This resource shows that income and health go hand in hand. People live longer in richer countries. Countries are richer where people live longer. There are no high-income countries with a short life expectancy and no low-income countries with a long life expectancy. Still, there’s a huge difference in life expectancy between countries on the same income level, depending on how the money is distributed and how it is used.
In this TedTalk video, Helena Nordenstedt presents the Global Health Framework, which can help you to understand how income is related to health. Basically, low income countries tend to have a lower life expectancy than countries with higher income levels.
She shows that minority groups within countries (in all income levels) generally have a lower life expectancy than the rest of the population, but as the countries get richer and healthier, the health of the minorities also improves.
She also shows that there is no minority group in middle income and high income countries that has a life expectancy lower than the average in poor countries.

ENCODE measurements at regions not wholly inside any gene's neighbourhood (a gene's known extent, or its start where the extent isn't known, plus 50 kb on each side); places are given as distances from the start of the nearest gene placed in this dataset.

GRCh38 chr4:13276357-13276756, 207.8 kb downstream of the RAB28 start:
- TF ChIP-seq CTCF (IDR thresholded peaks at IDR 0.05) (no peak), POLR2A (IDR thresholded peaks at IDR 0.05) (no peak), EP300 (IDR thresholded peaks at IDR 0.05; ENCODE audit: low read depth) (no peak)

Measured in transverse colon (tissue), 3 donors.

Meet Misra Walker, an 18-year-old who lives in a section of the South Bronx in New York City called Hunts Point. Misra explains some of the conditions her community lives with because of significant industrial activity in the area. She tells how she, along with her teen advocacy group, A.C.T.I.O.N., worked to convince the Manhattan Transit Authority (M.T.A.) to run a seasonal bus shuttle to one of the few green spaces in the community.
New York student Shadia Wood tells how she became an environmental activist in this video adapted from Earth Island Institute’s New Leaders Initiative. Wood lives near several toxic waste sites and was concerned to learn that the New York Superfund—the money set aside for cleaning such sites in her state—had gone bankrupt.